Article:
the latter alteration can be performed is so complete that the most

skilful eye cannot detect the imposture. A person may deposit a

hundred dollars with a house in New York, and obtain their draft for

that amount on Philadelphia; he then alters the one hundred to one

thousand by erasing a portion of the letters and figures and cashes

the draft at a broker's. The latter recognizes the signature, and has

no suspicion of the fraud until too late.

The means to secure entire protection against this is by using an ink

which cannot be erased by chemicals, or at least such chemicals as are

familiarly known to the class of criminals who make this a specialty.

Every well-regulated bank now uses a machine for punching or

perforating a series of small holes in the check, so that any increase

or decrease of the number of letters written is immediately detected.

Many banks have been swindled in the following manner: A check, say

for ten dollars, is obtained from a depositor of a bank, and a blank

check exactly like the filled-in check is secured. The two checks are

laid one upon the other, so that the edges are exactly even. Both

checks are then torn irregularly across, and in such a way that the

signature on the filled check appears on one piece and the amount and

name of the payee on the other. The checks having been held together

while being torn, of course one piece of blank check will exactly fit

the other piece of the filled check. The swindler then fills in one

piece of the blank check with the name of the payee and an amount to

suit himself, takes it with the piece of the genuine check containing

the signature to the bank, and explains that the check was accidently

torn. The teller can put the pieces together, and as they will fit

exactly, the chances are that he will think that the pieces are parts

of the same check, and becomes a victim of the swindle. The trick, of

course, suggests its own remedy.

It is a well-known fact that there are banks in the country that have

paid thousands of dollars on raised checks, and decided that it was

cheaper for them to pocket the loss than to have the facts become


The New York Court of Appeals holds that the maker of a check is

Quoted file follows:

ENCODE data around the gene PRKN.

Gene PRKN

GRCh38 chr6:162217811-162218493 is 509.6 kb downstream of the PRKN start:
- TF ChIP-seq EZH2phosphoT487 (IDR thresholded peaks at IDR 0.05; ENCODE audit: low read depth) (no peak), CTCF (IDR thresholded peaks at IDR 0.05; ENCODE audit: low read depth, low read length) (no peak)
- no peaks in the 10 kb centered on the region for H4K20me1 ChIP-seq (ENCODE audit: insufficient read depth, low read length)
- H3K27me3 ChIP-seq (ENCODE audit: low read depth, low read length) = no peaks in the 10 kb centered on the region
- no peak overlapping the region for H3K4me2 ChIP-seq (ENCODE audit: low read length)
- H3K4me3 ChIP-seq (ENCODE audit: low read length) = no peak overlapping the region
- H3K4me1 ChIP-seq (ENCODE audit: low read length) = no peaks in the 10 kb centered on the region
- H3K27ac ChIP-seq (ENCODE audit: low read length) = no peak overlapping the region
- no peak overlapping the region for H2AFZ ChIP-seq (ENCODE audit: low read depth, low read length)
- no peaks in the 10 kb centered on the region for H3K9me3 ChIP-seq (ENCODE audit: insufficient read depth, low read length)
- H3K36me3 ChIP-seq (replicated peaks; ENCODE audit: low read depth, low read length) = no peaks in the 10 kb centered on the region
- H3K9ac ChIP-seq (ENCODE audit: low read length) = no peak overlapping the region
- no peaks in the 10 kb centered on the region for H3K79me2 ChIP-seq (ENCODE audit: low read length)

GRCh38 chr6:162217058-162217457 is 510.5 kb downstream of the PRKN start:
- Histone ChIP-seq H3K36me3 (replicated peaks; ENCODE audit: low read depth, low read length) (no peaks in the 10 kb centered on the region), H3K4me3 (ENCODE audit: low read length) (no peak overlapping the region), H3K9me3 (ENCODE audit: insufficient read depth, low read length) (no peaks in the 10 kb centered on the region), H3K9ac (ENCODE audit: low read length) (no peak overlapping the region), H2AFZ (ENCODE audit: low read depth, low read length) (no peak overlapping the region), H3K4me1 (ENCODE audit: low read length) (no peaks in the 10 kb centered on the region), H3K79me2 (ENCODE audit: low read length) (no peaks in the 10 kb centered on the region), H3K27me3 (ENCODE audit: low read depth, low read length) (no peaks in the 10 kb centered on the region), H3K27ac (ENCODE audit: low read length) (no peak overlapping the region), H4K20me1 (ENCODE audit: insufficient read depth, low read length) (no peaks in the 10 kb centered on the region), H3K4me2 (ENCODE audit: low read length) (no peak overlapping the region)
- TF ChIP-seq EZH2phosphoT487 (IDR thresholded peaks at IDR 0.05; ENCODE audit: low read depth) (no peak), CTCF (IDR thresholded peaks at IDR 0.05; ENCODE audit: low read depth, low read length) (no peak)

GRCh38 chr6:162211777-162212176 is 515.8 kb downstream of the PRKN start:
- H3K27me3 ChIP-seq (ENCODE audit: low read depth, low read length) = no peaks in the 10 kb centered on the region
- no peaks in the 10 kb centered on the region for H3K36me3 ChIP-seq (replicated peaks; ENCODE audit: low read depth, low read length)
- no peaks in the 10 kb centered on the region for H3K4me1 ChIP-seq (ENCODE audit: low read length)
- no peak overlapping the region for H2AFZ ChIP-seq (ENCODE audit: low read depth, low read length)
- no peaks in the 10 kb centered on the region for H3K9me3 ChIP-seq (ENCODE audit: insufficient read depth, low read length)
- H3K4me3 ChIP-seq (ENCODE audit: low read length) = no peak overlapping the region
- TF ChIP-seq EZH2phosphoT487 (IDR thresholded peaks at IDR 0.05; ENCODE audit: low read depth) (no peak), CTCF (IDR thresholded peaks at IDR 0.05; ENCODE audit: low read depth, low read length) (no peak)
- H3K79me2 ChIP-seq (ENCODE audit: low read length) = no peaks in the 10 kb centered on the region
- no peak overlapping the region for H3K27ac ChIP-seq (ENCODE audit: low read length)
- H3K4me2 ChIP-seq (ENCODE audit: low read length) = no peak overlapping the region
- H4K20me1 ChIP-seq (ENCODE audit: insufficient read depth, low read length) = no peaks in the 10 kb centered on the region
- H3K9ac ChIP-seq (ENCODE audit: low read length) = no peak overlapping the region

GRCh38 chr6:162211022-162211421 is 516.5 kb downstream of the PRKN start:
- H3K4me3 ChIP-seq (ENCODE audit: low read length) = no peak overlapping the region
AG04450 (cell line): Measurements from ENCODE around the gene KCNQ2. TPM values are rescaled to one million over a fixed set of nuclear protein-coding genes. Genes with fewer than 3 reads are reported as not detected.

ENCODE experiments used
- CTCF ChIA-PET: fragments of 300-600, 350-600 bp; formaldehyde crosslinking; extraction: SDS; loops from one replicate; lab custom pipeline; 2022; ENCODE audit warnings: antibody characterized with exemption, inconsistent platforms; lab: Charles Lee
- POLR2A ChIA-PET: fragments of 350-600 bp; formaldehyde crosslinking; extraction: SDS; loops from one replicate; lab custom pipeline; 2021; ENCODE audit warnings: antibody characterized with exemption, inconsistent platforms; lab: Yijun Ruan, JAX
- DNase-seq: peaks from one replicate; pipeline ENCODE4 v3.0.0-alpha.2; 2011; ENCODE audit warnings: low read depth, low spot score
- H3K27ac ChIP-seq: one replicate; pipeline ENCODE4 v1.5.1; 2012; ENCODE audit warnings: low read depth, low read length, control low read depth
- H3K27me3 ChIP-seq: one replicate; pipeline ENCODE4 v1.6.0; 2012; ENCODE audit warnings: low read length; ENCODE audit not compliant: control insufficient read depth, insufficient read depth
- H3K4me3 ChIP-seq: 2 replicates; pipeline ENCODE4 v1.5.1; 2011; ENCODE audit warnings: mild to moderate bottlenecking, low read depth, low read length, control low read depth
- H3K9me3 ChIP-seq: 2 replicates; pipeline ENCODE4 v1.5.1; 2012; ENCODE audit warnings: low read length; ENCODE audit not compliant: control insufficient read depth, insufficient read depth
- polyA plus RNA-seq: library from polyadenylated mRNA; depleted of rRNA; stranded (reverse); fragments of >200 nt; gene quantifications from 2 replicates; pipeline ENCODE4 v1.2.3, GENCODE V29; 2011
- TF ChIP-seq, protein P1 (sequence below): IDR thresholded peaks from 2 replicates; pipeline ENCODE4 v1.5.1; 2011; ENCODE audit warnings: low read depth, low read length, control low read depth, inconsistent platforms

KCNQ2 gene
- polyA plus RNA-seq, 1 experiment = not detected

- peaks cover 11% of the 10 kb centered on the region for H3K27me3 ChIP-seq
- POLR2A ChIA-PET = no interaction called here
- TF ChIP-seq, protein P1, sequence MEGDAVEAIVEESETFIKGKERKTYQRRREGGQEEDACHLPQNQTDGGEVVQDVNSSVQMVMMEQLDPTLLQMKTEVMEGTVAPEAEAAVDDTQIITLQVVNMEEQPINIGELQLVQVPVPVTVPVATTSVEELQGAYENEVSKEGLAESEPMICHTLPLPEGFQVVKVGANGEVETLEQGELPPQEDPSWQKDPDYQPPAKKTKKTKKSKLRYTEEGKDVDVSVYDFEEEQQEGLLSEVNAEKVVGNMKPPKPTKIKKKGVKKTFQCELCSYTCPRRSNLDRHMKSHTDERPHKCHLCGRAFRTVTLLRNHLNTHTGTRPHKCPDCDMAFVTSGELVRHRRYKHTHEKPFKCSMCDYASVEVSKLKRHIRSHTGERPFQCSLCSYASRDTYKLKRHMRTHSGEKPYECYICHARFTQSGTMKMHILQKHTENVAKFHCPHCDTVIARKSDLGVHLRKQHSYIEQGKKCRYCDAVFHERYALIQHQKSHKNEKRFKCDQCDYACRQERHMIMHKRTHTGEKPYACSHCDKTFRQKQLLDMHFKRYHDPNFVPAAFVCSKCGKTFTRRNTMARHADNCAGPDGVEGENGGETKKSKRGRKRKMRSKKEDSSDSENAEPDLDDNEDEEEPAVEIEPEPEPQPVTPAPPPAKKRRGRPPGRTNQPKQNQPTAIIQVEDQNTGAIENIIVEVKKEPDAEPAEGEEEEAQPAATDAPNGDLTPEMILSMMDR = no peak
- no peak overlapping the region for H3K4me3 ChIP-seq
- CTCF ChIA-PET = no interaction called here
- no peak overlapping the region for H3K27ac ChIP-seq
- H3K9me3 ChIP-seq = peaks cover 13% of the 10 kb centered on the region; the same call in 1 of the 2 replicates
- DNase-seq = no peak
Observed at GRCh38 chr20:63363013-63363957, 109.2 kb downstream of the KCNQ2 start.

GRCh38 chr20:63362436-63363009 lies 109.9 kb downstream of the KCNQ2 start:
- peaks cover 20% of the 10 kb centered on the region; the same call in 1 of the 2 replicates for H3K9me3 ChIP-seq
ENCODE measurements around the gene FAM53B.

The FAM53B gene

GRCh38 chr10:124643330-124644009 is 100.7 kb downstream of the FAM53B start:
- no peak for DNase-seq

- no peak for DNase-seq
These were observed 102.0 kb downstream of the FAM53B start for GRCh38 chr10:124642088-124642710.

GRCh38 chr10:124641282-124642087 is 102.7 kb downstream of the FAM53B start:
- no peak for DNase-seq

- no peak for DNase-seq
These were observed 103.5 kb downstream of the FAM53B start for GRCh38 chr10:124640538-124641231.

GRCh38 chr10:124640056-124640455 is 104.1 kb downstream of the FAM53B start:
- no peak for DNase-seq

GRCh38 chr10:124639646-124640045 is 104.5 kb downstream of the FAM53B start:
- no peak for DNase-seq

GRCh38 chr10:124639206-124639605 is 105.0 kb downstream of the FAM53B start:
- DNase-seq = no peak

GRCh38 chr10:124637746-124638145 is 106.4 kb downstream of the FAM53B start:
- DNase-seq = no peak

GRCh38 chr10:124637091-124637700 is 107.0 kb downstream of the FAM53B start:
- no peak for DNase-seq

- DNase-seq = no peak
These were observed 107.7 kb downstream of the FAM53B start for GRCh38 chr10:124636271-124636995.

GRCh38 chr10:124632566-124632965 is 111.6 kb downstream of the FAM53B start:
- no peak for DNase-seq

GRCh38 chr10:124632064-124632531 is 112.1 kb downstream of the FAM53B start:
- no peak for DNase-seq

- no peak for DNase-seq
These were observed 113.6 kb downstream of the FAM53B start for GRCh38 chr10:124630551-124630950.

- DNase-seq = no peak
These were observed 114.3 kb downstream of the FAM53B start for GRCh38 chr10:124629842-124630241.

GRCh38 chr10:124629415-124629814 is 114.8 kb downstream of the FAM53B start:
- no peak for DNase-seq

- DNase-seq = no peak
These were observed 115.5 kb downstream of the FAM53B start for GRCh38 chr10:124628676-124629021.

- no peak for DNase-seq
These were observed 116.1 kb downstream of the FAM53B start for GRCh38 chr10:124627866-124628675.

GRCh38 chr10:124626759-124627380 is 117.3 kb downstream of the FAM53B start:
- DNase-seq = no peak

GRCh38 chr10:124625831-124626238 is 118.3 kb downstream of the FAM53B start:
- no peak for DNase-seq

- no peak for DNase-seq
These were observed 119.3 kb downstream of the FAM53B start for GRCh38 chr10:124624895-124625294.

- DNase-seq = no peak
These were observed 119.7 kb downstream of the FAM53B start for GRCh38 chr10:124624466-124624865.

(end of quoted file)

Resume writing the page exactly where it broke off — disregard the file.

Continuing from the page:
obliged to use all due diligence in protecting it, and the omission to

use the most effectual protection against alterations is regarded as

an evidence of neglect.

Here are a few points about raising checks and drafts that should be

carefully noted: To successfully raise a check or draft requires so

much less skill or art than to accomplish a forgery that it has of

late become alarmingly prevalent. Often where a check or draft is

printed on ordinary paper the original figures are removed by some

chemical process so skilfully that no alteration can be detected, even

with a strong magnifying glass.

It is not uncommon, when filling up checks or drafts, to take another

pen, and with red ink write the amount across the face of the paper,

and again make the figures in and through the signature. All these

precautions may make tampering with the amount more difficult for a

clumsy novice, but it only imposes a few moments' more work upon the

accomplished manipulator. He takes his strong solution of chloride of

lime and rain water, or other prepared chemicals, and with a pen

suited to the purpose, by neutralizing and abstracting the coloring

properties of the ink, he carefully obliterates such portions of the

lines in the figures and written amounts as suits his purpose, then

easily makes the alteration he desires, the red ink coming out as

readily as black. And if the tint or coloring of the paper should have

been affected by his cautious touch, he takes the proper shade of

crayon or water-color, and carefully replaces the original shade.

Now, the signature not being touched, but remaining genuine, and the

payer not being supposed to know who wrote the check, but only who

signed it, he pays the amount specified, and the law holds the "maker

of the check responsible when there is nothing in its appearance to

excite suspicion, and the signature is proven genuine."